• After Araceli’s friend dies, she jumps on an ATV and tries to escape. The guards, “snap shots at me as they can, but it’s not as easy from the back of an ATV, firing at a moving vehicle.” She crashes, and a man “twists my arms behind me and binds my wrists with what feels like a zip tie, then drags me out of sight. . .I taste blood from where my lips split against my teeth.” The man gags her and then puts her in a cell. The scene takes place over 4 pages.
  • Over a radio, Araceli hears “the sound of a Taser discharging and the impact of a fist hitting flesh.”
  • As Araceli and Dr. Perry try to get to the lab’s control room, Dr. Perry “slams into three guards coming around the corner. His weapon flies out of his hand. . .” Araceli shoots a guard in the belly and “the guard screams and topples over. . .” Dr. Perry shoots a guard. Later Dr. Perry shoots two more guards “neatly, two chest shots, two clean kills.” Eventually, someone shoots Dr. Perry. “Slugs slam into the blocks, shaking the cement. . . He’s down, bleeding from several wounds. . . He manages to shoot three of the four, and I fire on the last one while he’s reloading. . .” Dr. Perry dies. The scene takes place over four pages.

Drugs and Alcohol

  • As Araceli goes through town, she thinks about her past homes. “I can’t remember ever living in a freestanding house. There will be no rooftop garden parties here, no barbeques that draw out the neighbors so that we grill whatever’s on hand, and I take beer from the cooler without anyone asking how old I am.”
  • While in the past, Araceli goes to a Halloween party and gets drunk.
  • Araceli goes into a pizza place where some adults are drinking beer.
  • A girl’s mother is put on depression medication after her son disappears.
  • In a letter, a soldier says that while passing through England, they stopped at a town and some men got “puking drunk.”
  • When a boy is teaching Araceli to drive, he tells her, “You’re going really slow. If you’re not careful, you’ll get pulled over. Only people who are slightly high drive this much below the limit.”
  • Araceli is given a document that has information about the Heartwood box. A researcher had an “unfortunate addiction to hallucinogenic drugs.”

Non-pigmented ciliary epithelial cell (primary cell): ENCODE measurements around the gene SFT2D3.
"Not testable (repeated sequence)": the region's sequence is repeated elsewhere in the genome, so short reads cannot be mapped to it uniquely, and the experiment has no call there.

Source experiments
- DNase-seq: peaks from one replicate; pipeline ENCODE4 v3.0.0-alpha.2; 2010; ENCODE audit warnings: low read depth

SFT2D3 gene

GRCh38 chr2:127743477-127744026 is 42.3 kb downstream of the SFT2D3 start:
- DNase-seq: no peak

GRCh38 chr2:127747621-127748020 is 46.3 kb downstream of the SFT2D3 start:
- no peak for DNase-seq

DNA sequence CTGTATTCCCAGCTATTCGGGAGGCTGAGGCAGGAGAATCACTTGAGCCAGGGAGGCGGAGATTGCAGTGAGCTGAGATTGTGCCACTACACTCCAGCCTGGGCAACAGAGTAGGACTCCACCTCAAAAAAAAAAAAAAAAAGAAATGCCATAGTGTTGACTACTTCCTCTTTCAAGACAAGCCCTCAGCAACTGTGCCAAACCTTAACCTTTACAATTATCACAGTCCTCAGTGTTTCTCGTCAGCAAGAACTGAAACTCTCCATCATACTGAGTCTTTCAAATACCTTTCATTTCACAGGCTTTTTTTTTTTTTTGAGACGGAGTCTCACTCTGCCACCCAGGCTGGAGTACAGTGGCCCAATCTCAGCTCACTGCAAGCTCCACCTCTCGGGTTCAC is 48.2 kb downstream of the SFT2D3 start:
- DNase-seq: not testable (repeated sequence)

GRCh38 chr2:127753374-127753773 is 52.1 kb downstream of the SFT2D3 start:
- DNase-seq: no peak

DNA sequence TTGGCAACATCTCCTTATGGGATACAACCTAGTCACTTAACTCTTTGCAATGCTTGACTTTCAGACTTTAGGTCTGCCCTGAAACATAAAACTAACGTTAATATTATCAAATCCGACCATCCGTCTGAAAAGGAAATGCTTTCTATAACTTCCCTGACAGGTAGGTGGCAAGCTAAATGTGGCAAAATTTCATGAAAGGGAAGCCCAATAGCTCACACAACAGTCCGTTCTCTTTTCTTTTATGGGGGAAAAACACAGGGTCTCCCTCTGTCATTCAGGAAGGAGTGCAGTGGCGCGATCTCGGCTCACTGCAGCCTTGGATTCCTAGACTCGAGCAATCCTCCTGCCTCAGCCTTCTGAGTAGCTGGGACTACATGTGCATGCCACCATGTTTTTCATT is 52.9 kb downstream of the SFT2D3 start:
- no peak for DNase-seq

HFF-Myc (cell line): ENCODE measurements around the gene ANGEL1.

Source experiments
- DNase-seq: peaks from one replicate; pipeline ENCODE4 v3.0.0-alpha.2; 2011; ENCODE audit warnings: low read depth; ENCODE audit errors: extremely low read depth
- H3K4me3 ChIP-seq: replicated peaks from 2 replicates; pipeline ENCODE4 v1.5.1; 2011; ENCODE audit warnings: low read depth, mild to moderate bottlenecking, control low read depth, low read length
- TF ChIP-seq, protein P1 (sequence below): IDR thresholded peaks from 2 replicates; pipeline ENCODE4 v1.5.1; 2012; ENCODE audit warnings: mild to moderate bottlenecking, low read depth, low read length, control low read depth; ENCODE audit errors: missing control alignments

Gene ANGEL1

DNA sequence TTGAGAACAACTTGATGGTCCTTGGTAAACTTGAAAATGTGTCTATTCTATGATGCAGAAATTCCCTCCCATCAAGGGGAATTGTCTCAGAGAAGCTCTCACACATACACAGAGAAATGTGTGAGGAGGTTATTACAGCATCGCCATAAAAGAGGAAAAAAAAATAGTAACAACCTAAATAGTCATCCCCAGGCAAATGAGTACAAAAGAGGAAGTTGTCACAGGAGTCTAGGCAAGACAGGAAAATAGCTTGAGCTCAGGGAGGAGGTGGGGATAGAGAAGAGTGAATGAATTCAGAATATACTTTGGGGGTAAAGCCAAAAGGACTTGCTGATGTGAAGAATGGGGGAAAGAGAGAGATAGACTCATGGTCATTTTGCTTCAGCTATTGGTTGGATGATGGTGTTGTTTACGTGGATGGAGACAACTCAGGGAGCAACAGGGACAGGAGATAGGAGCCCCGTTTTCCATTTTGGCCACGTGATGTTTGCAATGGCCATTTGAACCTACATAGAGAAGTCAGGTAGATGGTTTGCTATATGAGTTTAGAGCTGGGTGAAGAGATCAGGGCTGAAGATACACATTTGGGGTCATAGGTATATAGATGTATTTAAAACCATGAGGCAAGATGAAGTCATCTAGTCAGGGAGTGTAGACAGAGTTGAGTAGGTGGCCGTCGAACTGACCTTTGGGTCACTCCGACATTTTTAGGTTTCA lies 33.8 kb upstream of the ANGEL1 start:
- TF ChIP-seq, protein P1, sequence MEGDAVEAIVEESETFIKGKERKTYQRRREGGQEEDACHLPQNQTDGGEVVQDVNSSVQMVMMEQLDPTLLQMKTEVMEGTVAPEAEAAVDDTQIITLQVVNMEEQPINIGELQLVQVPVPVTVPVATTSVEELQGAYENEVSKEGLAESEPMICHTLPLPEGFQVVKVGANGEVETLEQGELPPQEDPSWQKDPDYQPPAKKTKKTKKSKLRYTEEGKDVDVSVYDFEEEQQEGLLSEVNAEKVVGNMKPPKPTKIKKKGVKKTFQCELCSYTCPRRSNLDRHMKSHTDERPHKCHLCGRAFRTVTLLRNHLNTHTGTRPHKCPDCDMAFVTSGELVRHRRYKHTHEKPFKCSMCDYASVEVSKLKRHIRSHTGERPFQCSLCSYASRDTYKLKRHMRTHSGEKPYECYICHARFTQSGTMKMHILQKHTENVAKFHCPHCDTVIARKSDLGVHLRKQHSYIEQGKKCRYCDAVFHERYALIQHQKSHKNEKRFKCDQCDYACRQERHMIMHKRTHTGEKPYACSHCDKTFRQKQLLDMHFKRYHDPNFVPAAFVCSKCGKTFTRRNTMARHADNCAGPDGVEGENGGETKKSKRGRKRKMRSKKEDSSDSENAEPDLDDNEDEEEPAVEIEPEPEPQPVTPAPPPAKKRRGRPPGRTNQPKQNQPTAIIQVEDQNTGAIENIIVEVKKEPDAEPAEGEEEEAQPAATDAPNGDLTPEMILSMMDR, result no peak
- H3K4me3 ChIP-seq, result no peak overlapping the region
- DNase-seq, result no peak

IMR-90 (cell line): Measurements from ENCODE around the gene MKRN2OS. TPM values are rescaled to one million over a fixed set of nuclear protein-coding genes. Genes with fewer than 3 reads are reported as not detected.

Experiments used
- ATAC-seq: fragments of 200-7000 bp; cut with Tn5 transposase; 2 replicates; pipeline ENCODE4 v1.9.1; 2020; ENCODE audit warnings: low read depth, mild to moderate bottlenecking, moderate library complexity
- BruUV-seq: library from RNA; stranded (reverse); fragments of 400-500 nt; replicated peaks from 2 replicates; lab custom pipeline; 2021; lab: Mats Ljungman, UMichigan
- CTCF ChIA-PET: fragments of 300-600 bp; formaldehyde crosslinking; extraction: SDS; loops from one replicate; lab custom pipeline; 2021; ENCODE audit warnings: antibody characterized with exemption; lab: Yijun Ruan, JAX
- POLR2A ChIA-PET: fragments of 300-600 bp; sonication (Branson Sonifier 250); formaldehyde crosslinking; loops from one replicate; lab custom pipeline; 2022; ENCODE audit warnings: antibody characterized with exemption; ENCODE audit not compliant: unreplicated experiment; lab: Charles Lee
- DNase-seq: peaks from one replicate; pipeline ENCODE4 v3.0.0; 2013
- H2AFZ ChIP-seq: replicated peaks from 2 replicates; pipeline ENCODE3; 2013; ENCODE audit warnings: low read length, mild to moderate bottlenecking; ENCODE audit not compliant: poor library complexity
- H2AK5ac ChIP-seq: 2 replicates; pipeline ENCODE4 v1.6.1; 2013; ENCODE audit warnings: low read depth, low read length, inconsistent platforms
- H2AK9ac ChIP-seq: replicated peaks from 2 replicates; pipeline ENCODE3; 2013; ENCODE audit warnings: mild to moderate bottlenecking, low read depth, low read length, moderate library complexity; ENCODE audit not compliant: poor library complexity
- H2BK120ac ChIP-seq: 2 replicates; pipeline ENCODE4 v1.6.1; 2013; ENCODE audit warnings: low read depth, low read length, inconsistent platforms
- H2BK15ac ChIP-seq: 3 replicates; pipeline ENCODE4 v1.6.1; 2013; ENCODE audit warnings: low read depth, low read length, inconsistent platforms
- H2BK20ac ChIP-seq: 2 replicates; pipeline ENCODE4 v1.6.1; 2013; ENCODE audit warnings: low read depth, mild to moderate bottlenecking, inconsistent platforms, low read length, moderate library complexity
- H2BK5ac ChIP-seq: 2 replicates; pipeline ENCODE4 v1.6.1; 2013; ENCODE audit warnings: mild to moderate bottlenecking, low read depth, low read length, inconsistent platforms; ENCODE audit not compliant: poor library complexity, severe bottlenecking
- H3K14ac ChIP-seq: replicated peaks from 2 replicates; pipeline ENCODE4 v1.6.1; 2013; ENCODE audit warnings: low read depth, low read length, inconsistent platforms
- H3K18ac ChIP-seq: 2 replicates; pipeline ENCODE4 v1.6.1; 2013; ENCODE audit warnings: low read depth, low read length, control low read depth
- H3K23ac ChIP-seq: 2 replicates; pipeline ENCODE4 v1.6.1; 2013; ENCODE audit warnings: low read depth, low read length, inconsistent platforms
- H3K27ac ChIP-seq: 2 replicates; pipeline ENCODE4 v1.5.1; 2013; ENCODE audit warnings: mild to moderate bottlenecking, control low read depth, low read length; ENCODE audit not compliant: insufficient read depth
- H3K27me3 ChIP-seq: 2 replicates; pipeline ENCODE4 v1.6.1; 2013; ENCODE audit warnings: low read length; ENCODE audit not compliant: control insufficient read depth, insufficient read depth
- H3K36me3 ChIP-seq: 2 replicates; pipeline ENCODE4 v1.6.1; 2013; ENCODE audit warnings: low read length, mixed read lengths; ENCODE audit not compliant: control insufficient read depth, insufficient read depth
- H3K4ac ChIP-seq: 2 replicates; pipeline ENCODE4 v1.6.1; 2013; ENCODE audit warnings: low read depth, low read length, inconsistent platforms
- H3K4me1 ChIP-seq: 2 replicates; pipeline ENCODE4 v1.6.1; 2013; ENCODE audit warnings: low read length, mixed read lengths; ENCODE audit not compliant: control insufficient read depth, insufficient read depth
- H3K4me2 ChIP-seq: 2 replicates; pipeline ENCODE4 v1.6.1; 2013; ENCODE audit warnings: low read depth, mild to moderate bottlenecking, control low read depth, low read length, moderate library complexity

• Araceli sends a note to the past, but wonders if the person receiving it, “was stoned when he got my note, laughed and rolled a joint with it.”
  • A boy’s grandfather only talked about a girl he once loved when he “had a little to drink.”

Language

  • Profanity is used often. Profanity includes ass, asshole, bitching, crap, damn, dammit, fricking hell, holy shit, piss, pissed, shit.
  • Araceli meets a boy and thinks that he is “kind of a dick.”
  • When Logan’s father gets home, he yells at his wife and asks, “Where the hell is he? I told him to come straight home from school and look after the fucking yard.”
  • OMG is used twice. Oh my god is used six times. Oh god and Oh Lord are both used once.
  • When her aunt gives her snacks after school, Araceli thinks, “I swear to God, I’m starting to like pretending I’m five. . .”
  • Araceli describes her mood as, “grumpy as hell.”
  • Araceli thinks, “I’ve experienced some shit in my life, but I can’t say I ever lived in a haunted house. Until now.” Later she thinks, “This house is so damn haunted.”
  • A boy is wearing a shirt that says, “Get in line B*tches.”

Supernatural

  • While in her aunt’s house and at school, Araceli feels a chill. She also feels as if someone is watching her.
  • Araceli has vivid dreams where she goes into the past and can interact with a World War I soldier. When she is dreaming, no other people can see or hear her besides the soldier. However, after one dream a picture of World War I changes. When she dreams, she can find the soldier because “there was a tug. . . I feel that same pull now, delicate and tenuous. . .”
  • Araceli goes into the attic, and “before I get to the pull cord, it’s tugged by an invisible hand until the distinctive click, and the light flares on.”
  • Araceli finds a treasure box that allows her to communicate with a World War I soldier. They write letters back and forth. Araceli also puts small objects like mint and antibiotic ointment into the box.
  • The town has “ghost lights” that make people slip into another time.
  • When people disappear, their loved ones leave out food for them, which also disappears.

Spiritual Content

  • When Araceli wakes up after being asleep for days, her aunt says, “Thank God.”
  • Araceli thinks about her parents who “aren’t religious. My mom’s agnostic and my dad is a lapsed Catholic, so I was baptized and that’s about it. . . We go to mass once a year at Christmas, and it’s a somber occasion in most of the countries I’ve lived in.”
  • Araceli goes to church with a friend, but the service is not described. While there, a woman says, “Everyone is welcome in God’s house.”

Neverwas